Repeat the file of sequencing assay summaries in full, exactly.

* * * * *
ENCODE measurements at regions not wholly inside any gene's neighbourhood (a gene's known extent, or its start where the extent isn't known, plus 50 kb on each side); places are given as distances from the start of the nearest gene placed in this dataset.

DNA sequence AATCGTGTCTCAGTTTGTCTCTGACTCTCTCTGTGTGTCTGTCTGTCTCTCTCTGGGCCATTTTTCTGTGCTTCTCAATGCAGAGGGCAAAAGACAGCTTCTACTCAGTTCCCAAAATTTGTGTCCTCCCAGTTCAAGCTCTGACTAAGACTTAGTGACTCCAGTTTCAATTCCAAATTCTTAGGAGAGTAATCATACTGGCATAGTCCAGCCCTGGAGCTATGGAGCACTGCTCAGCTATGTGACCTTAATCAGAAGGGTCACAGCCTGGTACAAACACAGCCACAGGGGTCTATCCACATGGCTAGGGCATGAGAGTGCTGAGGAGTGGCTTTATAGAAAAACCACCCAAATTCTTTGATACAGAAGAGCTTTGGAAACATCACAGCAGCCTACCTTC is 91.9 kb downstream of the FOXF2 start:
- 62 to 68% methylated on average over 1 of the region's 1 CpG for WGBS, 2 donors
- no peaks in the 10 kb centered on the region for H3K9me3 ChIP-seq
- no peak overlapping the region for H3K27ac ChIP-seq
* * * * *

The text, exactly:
ENCODE measurements at regions not wholly inside any gene's neighbourhood (a gene's known extent, or its start where the extent isn't known, plus 50 kb on each side); places are given as distances from the start of the nearest gene placed in this dataset.

DNA sequence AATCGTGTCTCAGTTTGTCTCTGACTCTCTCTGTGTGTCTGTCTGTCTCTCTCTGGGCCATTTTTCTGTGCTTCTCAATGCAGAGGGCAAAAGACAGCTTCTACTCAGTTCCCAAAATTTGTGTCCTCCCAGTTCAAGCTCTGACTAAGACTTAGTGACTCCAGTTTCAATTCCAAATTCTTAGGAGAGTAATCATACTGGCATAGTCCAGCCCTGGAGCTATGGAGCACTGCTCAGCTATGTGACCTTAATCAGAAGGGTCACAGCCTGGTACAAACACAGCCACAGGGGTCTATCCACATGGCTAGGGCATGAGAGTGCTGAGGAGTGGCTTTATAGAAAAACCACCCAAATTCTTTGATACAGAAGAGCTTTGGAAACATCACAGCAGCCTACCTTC is 91.9 kb downstream of the FOXF2 start:
- 62 to 68% methylated on average over 1 of the region's 1 CpG for WGBS, 2 donors
- no peaks in the 10 kb centered on the region for H3K9me3 ChIP-seq
- no peak overlapping the region for H3K27ac ChIP-seq